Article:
Adrenaline Garage Blog

How to resolve internet connection problems for live webcasts

Posted by Jeff Harper on Mon, Aug 12, 2013 @ 15:08 PM

Sometimes having enough bandwidth isn't enough.  There are numerous issues related to the way data flows on the internet that may affect the quality of your live stream.  Here is how to diagnose and correct those problems so that you obtain the best possible connection for your live event.

Always test your connection before your event

Testing your internet connection before your event gives you a much better idea of what you're getting into before it's too late. You'll have more options to correct issues before your setup day than once you go live.  Here is more information on how to find out if your internet connection is suitable for a webcast.  

Bad internet connection?

To summarize, the most obvious identifiable cause of connection issues is that the infrastructure of your internet connection may not be up to the task of streaming.  As a rule of thumb, DSL connections only provide--at best--1.5 Mbps upload capacity, which may be enough for a low quality, single bitrate stream of 750 kbps.  If you plan on streaming in Adaptive Bit Rate (ABR) HD or to multiple devices, you will need a bonded cable or fiber connection.

Detecting Throttling  

While not a problem for most business accounts, cable ISPs (especially Comcast) sometimes throttle consumer connections down when they observe significant amounts of bandwidth transfer, e.g. a webcast.  This means that while a speed test will show much more available bandwidth, the ISP will reduce the effective bandwidth significantly after a short time in order to reduce your usage.  Obviously, this severely affects your stream.  Throttling does not appear immediately.  It usually occurs within 20-45 minutes of starting the stream.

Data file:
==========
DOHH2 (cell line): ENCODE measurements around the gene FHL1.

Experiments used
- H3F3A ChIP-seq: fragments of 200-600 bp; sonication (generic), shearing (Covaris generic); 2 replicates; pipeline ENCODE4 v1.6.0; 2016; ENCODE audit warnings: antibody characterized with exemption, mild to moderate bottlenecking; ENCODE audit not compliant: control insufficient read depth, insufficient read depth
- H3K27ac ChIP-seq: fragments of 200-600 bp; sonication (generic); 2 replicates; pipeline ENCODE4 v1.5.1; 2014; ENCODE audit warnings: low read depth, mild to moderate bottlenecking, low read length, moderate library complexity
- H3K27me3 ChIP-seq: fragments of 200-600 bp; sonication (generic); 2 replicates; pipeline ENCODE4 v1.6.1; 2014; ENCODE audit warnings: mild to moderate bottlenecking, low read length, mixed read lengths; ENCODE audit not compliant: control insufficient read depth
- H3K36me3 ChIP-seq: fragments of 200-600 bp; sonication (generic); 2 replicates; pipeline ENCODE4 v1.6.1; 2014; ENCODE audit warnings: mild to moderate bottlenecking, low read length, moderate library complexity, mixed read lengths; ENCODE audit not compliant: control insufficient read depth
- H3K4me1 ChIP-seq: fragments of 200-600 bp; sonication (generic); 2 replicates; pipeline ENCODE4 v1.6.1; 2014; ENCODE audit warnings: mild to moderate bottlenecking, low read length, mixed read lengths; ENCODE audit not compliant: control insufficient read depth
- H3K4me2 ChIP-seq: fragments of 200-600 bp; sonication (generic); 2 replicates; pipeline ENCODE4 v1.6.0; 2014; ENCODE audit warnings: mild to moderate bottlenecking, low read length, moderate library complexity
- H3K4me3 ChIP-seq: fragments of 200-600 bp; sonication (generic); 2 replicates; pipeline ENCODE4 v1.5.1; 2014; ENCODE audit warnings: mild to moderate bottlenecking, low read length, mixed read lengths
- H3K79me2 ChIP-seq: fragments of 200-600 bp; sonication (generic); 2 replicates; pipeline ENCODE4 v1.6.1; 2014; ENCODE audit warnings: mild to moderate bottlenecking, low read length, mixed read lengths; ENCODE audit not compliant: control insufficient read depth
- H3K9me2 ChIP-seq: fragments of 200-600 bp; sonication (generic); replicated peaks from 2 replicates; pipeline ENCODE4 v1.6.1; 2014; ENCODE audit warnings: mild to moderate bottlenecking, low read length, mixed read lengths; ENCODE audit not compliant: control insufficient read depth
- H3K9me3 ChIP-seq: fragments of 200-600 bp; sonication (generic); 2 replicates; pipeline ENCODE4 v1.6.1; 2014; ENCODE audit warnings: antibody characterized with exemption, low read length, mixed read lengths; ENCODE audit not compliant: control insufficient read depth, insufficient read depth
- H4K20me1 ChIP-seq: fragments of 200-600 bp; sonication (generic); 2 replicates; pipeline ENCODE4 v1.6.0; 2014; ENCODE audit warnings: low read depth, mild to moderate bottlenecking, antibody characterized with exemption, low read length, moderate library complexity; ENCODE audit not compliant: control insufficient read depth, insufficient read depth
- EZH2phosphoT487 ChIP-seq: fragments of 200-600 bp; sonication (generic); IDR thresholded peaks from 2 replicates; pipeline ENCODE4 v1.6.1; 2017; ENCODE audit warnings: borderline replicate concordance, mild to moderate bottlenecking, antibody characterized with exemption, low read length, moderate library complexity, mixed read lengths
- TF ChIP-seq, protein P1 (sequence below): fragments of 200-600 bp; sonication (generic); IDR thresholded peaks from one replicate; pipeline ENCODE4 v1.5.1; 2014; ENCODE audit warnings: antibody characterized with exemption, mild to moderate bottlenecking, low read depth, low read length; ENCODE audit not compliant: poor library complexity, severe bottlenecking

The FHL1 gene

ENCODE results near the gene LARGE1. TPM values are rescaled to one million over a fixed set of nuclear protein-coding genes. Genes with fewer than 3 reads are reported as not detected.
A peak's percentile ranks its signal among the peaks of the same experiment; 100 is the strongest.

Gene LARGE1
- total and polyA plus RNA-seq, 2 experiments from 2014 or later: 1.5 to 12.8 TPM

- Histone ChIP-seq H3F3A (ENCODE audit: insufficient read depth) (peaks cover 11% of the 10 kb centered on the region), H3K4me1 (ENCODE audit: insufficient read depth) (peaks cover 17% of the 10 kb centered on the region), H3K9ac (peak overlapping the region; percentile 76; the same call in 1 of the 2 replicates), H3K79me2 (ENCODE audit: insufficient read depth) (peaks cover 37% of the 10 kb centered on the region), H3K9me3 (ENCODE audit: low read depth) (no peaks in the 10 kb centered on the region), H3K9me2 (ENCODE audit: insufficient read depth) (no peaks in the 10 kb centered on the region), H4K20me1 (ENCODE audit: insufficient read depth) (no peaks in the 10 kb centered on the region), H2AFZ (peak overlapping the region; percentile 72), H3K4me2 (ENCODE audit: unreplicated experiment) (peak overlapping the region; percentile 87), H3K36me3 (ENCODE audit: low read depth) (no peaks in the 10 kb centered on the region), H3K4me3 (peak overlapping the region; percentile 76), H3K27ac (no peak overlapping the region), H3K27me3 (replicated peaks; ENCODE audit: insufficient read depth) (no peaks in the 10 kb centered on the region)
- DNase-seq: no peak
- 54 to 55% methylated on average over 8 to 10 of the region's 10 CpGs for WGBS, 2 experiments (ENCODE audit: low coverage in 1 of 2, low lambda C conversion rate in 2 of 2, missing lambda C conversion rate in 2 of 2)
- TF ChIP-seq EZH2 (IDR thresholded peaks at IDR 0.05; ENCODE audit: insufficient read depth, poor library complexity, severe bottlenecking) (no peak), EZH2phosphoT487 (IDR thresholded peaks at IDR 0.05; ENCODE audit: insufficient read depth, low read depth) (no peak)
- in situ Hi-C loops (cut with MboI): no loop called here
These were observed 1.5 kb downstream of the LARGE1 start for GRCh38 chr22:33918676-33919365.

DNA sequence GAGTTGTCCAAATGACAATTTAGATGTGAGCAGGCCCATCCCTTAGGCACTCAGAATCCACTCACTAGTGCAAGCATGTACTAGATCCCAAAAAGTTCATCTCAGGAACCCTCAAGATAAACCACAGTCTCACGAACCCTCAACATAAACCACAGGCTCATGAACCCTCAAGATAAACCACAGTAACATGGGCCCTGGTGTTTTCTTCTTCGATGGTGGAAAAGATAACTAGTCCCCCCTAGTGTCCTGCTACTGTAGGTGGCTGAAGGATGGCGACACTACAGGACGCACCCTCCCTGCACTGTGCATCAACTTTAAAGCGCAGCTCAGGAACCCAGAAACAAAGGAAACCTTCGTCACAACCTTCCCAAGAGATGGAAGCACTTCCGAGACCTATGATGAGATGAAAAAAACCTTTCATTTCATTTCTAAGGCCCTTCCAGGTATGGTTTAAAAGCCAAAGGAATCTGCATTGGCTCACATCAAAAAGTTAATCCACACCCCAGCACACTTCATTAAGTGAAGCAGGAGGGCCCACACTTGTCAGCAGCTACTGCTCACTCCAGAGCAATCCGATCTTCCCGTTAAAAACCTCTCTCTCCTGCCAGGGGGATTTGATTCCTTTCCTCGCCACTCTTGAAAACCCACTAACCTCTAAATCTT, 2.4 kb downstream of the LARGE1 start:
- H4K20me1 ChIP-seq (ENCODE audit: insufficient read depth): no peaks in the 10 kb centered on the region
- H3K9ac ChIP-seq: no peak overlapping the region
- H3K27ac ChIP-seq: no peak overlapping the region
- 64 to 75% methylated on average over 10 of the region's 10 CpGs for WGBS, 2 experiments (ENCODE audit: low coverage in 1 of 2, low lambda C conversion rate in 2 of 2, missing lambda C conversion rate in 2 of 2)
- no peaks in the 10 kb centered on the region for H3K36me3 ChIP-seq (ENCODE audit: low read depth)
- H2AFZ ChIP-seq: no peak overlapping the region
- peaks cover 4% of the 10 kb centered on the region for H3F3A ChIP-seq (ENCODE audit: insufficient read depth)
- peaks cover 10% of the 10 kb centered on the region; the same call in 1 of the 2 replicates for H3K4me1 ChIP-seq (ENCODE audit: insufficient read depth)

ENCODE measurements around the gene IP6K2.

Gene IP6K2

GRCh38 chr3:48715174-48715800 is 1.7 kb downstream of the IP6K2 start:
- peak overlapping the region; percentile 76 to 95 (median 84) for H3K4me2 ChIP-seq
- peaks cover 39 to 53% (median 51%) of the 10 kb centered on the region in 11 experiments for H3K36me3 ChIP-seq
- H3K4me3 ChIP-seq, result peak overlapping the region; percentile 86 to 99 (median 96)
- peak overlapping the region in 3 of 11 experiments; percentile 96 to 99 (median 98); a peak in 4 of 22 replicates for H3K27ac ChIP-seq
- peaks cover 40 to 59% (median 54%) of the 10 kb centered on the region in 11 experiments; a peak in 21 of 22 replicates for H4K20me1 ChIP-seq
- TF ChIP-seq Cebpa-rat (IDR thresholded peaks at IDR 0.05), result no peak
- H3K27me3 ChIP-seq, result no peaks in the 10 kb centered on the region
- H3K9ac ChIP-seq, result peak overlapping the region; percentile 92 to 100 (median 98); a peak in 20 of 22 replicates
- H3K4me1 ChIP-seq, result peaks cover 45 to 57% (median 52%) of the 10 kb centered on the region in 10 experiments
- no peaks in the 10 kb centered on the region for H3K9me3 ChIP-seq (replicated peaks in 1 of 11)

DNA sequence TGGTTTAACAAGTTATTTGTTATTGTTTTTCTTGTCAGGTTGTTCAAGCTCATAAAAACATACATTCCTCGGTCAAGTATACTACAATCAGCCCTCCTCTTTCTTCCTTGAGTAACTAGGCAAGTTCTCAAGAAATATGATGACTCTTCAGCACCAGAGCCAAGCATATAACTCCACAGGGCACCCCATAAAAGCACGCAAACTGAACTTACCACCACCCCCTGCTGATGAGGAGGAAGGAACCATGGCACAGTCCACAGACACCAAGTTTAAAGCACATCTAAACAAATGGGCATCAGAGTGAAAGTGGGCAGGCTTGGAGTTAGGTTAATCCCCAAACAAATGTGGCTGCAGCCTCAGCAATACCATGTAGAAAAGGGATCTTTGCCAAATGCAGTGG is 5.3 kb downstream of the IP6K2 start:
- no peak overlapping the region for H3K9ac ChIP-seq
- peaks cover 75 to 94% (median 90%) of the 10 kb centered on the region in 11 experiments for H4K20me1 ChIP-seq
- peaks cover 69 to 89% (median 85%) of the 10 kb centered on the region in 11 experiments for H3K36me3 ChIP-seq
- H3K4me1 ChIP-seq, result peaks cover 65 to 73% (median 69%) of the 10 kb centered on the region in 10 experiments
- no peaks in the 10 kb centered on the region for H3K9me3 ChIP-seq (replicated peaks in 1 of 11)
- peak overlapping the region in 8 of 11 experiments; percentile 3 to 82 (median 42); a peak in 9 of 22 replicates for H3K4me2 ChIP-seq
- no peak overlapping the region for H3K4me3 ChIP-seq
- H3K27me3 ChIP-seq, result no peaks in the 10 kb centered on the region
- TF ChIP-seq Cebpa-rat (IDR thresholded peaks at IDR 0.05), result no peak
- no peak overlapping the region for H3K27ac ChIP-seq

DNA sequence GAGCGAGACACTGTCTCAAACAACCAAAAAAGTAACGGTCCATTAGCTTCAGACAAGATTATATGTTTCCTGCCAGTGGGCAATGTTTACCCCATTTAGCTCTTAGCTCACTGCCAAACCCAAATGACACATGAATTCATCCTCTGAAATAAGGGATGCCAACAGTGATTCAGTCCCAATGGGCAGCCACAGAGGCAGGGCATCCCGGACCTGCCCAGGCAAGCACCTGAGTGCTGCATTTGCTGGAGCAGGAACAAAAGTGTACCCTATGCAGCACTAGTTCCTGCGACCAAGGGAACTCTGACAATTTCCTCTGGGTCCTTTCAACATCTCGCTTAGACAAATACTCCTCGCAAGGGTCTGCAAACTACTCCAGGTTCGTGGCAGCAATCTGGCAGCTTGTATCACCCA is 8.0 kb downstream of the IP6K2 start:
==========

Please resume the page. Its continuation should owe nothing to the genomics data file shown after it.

If you suspect that your ISP may be throttling your connection, perform the following test:

  1. Do a "control" measurement of the location's bandwidth using speedtest.net.  Note the results.
  2. Conduct a stream with the same bandwidth that you'll use during the event for a minimum of an hour.
  3. Stop the stream and conduct a test with Glasnost--a web application that detects ISP throttling--selecting the Flash video option.
  4. Note the results.

If you suspect throttling, contact your ISP about ways to possibly resolve the issue. Unfortunately, in our experience, most ISP representatives will firmly deny throttling. Your best option may be upgrading the account or finding another ISP.  

How to troubleshoot and improve existing connections

While your infrastructure may be up to the task of handling a live stream, it's possible to still experience problems when streaming.  Sometimes a connection doesn't perform up to its full potential. You'll notice this when your stream experiences problems in spite of tests showing you have enough bandwidth or when bandwidth tests show large fluctuations.  In these cases, to resolve this issue, you'll need to determine whether an issue is occurring on your local area network (LAN) or on the wide area network (WAN).